The solution for Americans is obvious: STOP GETTING OLDER AND YOU'LL KEEP WORKING.

    There, my brilliant MBA mind has solved another issue. What's next?

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    1. But we'll still need costly retraining even if 60 is the new 30.

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    2. Pfft - everyone knows 75 is the new 30. ;-)

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    3. Yup. If you can cut calories by 40% since you reached puberty. Drop the Chalipa, CJ

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  7. I found that Dan Rather put together some pretty good, in-depth reports about the reality on the ground for STEM workers. I suggest those of you who are bombarded from friends and relatives who don't understand why you can't write your own ticket with your fancy science degree, show these to them.

    This one shows the plight of high-tech workers in general:
    http://www.youtube.com/watch?v=OeoBWzIRuic

    This one is specific to science PhDs:
    Dan Rather Reports - PhDon't!
    If you have DirecTV or Xfinity, you can get it on demand. Otherwise it's also on itunes.

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    1. Watching the first episode I was debating "Is this just xenophobia, or do they have a point?"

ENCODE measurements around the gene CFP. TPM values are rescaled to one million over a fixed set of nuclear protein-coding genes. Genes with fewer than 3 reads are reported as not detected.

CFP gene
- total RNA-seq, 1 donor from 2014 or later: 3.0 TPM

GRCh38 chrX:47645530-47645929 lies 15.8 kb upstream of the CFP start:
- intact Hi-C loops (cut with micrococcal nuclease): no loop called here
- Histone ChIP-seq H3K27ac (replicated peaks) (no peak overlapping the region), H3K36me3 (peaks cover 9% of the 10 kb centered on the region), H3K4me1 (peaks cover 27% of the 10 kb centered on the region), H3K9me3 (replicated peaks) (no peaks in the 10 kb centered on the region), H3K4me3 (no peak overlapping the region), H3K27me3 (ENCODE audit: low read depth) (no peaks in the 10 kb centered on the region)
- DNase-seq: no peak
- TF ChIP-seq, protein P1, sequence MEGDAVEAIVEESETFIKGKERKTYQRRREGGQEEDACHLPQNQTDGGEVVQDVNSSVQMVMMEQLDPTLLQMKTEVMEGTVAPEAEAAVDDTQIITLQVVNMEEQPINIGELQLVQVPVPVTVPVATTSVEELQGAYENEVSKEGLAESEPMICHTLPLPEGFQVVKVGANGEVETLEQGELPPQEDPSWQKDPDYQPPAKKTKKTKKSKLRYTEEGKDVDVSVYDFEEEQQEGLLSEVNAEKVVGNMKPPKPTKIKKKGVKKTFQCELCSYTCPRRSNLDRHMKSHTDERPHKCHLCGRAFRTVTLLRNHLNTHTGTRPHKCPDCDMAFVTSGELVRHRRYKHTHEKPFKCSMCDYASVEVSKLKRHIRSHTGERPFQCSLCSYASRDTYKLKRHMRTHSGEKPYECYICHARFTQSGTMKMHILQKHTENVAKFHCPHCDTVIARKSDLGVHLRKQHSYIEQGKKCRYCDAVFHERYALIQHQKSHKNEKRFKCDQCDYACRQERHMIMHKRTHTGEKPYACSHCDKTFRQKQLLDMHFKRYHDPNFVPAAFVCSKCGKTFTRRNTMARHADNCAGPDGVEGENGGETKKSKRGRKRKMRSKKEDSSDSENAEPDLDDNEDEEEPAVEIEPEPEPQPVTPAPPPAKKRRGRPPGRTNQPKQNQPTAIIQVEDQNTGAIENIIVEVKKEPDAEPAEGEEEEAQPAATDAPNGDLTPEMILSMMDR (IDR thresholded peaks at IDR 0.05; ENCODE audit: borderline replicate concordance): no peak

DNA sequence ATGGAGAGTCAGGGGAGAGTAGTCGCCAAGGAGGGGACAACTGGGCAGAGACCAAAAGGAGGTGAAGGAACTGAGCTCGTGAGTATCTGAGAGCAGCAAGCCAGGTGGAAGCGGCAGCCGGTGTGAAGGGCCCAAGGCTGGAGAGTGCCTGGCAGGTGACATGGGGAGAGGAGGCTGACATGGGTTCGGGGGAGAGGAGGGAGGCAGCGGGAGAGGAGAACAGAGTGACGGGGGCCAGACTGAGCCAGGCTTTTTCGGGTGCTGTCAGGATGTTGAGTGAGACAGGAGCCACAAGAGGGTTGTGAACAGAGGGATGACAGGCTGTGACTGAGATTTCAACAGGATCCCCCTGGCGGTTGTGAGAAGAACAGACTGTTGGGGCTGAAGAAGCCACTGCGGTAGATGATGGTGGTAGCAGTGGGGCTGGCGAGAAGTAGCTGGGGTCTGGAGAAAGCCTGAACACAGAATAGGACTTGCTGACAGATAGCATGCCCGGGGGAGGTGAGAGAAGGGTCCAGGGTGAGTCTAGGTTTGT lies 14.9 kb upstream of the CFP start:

I have decided it's both. The people are xenophobic ("There are 15 Indian restaurants!!!"). But they do have a point in that these people are being brought over and jobs are being outsourced because it's the closest thing to slave labor as these companies can legally do.

      Now, I can't watch the second one because I don't have directv or xfinity, and I refuse to install itunes on my computer, but I imagine the chorus is something similar.

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    2. I don't think it's xenophobia (well, maybe 10%). They are just making an observation that the companies brought in a lot of people they can take advantage of. And like I said in another thread, one of the workers there mentioned that the Indians are afraid to disappoint their boss in any way because their being in the country is tied to their job (like the first woman said). Obviously, the solution would be to give Indians you admit into the country equal rights. That would mean that companies would be a little more careful with firing Americans if the replacement wasn't an indentured servant.

      I loved a quote from the last guy: "They think that their managerial skill-set is something special, something unique. Anyone can do our job, but their tool-kit is not something an Indian can do. Give me a break."